Brooks' contentions set off a power keg in the blogosphere, where a host of feminist writers attacked Brooks for "misogynistic" views. Other pundits opted for a sober analysis of his that a thriving marriage and a short commute are key to overall happiness.
- Cutting Corners on Marriage Analysis "Studies that compare the currently married to everyone else (which is
the vast majority of marital status studies) can tell us nothing about
the implications of getting married for happiness, health,
or anything else," argues Psychology Today's Bella DePaulo, who debunks Brooks' methodology for measuring happiness in married couples. "That's because the currently married are the people who are left after
setting aside the 40-some percent of people who got married, hated it,
and got divorced." DePaulo then gets personal. "Anyone who compares those who are currently married with others is
probably cheating. Such a comparison tells you nothing about the
implications of getting married."
- 'Well... No' Outside the Beltway's James Joyner disputes DePaulo's assertion that it's "cheating" to compare the happiness of married and unmarried people.
The claim is that being married increases aggregate happiness, not that any given couple should get married. Almost by definition, being unhappily married will make you unhappy. Aside from being axiomatic, it naturally follows from Brooks’ assertions about social relationships being the primary factor in determining happiness. If that’s the claim you’re testing, then it makes perfect sense to compare the currently married with the currently unmarried, a group that includes the never-married, the divorced, and the widowed.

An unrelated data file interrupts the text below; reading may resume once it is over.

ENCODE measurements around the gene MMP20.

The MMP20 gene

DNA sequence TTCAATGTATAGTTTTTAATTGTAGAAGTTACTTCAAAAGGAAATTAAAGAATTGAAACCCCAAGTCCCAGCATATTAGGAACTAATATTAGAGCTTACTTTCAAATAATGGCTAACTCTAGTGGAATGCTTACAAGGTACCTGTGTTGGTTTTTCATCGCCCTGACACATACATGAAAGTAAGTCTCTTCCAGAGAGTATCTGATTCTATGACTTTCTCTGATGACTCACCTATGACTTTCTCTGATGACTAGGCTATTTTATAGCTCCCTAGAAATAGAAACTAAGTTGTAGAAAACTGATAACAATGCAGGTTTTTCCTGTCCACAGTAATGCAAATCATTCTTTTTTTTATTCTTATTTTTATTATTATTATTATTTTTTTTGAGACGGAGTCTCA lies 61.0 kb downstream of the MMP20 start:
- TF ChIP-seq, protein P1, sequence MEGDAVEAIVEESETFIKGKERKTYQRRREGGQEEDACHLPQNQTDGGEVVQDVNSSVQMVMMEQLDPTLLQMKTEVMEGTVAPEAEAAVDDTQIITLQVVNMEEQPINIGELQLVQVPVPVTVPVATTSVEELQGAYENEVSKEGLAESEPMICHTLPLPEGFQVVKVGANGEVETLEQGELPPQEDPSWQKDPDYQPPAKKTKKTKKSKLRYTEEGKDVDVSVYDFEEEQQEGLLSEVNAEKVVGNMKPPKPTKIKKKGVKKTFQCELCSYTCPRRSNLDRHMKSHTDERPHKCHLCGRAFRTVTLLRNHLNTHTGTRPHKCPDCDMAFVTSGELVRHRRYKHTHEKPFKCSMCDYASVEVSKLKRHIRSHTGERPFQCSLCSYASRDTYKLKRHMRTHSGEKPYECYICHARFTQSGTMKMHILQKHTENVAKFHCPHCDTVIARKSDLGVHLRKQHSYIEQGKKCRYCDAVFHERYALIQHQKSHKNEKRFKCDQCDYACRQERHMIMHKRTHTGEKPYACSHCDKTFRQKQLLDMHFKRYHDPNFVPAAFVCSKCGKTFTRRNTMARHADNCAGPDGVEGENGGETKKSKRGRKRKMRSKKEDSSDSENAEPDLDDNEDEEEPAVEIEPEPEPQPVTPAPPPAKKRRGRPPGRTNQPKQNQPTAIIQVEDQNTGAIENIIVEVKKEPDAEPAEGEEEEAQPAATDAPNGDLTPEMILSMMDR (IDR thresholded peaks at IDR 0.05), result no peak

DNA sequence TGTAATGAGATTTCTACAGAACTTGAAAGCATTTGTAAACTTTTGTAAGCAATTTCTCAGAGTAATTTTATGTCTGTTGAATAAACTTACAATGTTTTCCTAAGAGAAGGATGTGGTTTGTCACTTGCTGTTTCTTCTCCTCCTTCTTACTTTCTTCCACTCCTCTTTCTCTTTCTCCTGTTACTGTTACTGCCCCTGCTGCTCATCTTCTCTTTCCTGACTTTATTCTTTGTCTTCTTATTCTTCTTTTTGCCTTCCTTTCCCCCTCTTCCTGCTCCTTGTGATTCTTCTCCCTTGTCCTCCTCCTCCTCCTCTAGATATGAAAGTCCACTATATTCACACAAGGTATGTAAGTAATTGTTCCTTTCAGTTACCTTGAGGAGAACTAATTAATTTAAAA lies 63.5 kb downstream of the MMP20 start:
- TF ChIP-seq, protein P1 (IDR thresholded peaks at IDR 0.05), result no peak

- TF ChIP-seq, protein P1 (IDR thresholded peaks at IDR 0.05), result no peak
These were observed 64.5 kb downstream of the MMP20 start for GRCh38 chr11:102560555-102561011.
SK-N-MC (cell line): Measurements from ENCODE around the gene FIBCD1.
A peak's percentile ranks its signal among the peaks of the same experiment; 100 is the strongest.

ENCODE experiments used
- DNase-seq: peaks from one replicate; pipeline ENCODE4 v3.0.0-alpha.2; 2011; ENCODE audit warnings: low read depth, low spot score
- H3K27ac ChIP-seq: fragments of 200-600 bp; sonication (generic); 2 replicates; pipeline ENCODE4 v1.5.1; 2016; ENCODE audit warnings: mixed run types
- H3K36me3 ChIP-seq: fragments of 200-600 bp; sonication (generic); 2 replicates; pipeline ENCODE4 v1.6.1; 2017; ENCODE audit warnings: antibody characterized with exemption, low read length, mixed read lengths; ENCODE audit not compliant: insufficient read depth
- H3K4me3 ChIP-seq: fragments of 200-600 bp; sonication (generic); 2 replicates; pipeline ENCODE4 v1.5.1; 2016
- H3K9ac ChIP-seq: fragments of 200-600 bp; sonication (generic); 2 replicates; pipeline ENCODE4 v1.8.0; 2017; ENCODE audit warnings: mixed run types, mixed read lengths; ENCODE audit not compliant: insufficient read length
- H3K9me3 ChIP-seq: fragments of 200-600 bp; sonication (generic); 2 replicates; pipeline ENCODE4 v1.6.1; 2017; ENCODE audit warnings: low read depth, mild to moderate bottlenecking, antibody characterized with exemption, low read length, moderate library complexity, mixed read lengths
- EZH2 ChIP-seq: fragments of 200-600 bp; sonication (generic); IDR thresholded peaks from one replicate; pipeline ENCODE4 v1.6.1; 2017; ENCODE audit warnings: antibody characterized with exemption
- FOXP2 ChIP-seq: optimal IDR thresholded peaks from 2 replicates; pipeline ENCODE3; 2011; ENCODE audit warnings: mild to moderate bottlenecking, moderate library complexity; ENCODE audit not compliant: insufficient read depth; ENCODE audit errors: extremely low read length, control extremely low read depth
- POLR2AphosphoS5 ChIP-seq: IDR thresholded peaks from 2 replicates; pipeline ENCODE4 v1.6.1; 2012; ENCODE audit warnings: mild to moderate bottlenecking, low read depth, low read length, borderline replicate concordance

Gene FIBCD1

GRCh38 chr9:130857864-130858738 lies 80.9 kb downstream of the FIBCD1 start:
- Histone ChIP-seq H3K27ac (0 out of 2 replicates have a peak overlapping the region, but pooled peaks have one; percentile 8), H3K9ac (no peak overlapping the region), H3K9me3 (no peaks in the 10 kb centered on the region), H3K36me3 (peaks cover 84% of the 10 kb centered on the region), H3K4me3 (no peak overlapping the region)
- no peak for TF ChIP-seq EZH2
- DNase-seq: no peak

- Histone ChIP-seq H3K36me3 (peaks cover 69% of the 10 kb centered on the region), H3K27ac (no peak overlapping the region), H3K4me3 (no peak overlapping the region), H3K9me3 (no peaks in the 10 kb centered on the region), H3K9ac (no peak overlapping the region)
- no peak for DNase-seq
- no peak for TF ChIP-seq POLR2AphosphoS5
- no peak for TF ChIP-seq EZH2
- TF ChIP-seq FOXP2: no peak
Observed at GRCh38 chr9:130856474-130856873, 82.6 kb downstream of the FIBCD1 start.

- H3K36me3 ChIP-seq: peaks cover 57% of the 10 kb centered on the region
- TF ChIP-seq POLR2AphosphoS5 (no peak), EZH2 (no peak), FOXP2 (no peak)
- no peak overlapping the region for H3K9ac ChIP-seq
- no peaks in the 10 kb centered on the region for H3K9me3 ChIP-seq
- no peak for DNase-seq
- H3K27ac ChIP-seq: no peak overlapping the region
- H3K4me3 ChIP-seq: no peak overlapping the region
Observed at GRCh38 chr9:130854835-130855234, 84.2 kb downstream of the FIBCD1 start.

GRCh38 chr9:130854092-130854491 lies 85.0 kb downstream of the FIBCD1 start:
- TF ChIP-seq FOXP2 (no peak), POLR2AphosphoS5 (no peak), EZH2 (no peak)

- What About Commuting? At The Frontal Cortex, Jonah Lehrer confirms that a long commute is directly correlated to unhappiness before exploring a more interesting question: Why? "One reason is that it's a painful ritual we never get used to - the flow of traffic is inherently unpredictable," he posits. "As a result, we don't habituate to the suffering of rush hour." Lehrer contends the daily unknown of commuting explains its incongruity with human happiness, quoting Harvard professor Daniel Gilbert: "Driving in traffic is a different kind of hell every day."
- Another Reason for Congestion Pricing Linked to approvingly by Lehrer, Think Progress' Matthew Yglesias vehemently argues that "the upshot of the commuting point is very clear—we should charge people a fee to drive on crowded roads at peak hours." On its most basic level, congestion pricing is a fiscal windfall because it "can eliminate large economic losses due to congestion." In light of Brooks' happiness analogy, Yglesias takes his argument one step further.
But when you add in the fact that commuting time makes people miserable, you can see that the social gains from congestion pricing in our most-trafficked metro areas would be extremely large.